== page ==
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Sunday, May 20, 2012

Goodreads | Eric_W Welch (Forreston, IL)'s review of To An Unknown God: Religious Freedom On Trial

The book is about a particularly interesting case: Employment Division v Smith. Hidden behind this seemingly innocuous name lay a conflict pitting the Establishment Clause and the Free Exercise Clauses of the First Amendment to the Constitution. Perpetually in conflict, those two clauses of the First Amendment create a tension that all feel and few understand. Just how far can the government go in controlling behavior that is in conflict with society’s mores yet which for some may be considered an essential religious practice?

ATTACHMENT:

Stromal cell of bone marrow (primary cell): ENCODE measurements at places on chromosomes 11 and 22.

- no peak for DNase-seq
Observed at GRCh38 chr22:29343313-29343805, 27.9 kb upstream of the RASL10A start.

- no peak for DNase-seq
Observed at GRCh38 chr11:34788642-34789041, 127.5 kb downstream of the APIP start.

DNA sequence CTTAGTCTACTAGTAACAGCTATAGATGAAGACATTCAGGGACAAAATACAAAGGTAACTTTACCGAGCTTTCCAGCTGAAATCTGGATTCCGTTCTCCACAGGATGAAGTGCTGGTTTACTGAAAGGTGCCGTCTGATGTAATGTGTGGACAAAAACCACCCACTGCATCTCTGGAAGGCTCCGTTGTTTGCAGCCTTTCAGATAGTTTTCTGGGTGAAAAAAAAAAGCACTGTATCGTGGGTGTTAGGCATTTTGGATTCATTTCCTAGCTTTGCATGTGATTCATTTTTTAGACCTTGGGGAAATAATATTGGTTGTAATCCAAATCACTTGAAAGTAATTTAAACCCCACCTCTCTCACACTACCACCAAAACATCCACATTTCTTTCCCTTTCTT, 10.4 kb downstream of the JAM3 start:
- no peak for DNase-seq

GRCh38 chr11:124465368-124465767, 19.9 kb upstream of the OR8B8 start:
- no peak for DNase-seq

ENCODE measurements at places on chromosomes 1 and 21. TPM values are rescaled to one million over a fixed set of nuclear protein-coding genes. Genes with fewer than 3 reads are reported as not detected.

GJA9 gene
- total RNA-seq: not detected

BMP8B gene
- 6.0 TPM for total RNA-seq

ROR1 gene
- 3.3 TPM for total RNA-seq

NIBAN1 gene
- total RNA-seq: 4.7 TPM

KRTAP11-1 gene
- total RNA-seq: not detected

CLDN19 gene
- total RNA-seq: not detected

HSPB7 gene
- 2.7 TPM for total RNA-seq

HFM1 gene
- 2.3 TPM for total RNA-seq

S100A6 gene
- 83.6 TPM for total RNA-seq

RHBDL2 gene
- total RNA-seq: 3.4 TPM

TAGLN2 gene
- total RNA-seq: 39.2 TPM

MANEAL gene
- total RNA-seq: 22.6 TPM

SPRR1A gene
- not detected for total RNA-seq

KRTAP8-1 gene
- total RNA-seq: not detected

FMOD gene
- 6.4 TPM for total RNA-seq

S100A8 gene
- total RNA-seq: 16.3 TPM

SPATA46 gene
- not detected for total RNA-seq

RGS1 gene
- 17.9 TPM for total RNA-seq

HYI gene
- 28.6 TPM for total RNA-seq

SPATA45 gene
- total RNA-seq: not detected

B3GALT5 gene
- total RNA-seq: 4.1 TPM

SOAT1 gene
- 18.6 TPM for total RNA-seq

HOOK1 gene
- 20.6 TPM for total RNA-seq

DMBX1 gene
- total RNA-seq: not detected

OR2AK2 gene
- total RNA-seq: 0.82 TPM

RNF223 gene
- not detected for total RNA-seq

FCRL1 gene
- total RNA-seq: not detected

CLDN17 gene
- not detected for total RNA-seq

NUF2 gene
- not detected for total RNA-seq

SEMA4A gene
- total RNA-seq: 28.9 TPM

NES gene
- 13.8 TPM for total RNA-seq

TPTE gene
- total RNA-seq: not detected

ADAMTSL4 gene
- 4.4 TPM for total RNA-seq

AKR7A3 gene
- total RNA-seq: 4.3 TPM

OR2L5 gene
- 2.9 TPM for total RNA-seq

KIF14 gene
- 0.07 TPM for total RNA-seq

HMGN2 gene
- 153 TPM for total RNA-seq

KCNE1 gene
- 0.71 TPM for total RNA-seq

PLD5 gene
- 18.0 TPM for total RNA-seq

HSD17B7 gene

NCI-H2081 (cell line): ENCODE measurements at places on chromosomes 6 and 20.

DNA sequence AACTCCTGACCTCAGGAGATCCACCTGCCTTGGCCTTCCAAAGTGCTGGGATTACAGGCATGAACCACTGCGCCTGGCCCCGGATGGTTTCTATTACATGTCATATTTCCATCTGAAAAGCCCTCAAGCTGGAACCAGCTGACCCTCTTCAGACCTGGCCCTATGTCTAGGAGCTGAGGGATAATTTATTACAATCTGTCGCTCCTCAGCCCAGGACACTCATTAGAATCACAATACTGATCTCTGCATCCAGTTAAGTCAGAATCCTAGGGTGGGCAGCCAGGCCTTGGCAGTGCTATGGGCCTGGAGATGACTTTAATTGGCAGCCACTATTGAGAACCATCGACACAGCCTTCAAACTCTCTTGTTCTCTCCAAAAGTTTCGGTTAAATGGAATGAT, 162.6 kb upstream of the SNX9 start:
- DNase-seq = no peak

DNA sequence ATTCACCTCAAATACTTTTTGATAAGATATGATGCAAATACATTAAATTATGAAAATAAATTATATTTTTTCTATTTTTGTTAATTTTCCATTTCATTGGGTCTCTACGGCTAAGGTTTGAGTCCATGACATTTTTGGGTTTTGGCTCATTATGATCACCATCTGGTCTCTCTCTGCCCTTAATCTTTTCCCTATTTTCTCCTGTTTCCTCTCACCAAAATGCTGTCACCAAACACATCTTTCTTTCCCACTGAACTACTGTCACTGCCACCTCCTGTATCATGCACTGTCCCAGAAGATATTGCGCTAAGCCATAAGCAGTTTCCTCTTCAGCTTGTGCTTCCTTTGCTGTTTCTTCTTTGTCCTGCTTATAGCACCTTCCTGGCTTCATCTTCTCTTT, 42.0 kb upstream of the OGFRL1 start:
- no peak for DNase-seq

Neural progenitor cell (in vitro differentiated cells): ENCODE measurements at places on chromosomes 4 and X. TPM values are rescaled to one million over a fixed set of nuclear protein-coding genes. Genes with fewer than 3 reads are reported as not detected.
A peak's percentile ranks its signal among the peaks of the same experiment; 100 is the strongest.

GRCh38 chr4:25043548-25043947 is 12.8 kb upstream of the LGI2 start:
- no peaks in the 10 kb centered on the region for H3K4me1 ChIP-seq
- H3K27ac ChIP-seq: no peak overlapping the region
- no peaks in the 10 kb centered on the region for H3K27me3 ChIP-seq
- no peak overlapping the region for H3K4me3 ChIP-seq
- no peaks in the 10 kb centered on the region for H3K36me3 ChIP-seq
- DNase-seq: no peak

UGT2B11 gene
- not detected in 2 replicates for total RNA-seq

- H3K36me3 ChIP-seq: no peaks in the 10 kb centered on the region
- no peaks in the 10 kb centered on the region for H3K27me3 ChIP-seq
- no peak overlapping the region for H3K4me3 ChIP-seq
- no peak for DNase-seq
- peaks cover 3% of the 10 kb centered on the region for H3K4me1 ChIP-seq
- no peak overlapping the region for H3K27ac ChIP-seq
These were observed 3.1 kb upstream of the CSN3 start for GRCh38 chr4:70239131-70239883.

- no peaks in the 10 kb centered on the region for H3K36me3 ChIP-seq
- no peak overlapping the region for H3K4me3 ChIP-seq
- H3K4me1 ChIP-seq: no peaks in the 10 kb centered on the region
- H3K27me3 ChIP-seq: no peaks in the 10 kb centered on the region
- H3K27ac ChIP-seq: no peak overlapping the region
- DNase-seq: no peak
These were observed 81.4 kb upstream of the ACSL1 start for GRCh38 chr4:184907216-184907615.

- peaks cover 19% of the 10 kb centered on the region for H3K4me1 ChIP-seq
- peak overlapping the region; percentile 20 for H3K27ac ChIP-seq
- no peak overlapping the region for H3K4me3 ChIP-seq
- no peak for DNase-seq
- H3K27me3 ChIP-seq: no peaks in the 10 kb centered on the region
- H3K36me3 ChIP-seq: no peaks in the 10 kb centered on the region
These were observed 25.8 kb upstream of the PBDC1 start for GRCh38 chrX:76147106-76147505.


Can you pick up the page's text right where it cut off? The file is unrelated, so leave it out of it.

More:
For some Native American Indians tribes peyote is a sacred sacrament, a gift that embodies God, much as wine might represent the blood of Christ in Catholic religious practice. Yet peyote was also considered a dangerous drug its use to be prosecuted to the fullest extent under the War on Drugs. It pitted two very interesting men against each other in the oral arguments before the Supreme Court and the result was new legislation, the Religious Freedom Restoration Act of 1993, that would also be declared unconstitutional four years later as an unconstitutional form of legislative power in City of Boerne v. Flores as an wrong use of the 14th amendment as it applied to the states. This resulted in another congressional action, Religious Land Use and Institutionalized Persons Act, which gave special grants to religious institutions. Whew. Got that? So the RFRA was still constitutional as it applied to the federal government, but not the states. The RFRA has been used by many minority religious groups to challenge federal statutes as being onerous to their religious practice, including payment of income taxes. They have lost, in most cases because the courts have ruled the statutes had a compelling secular interest.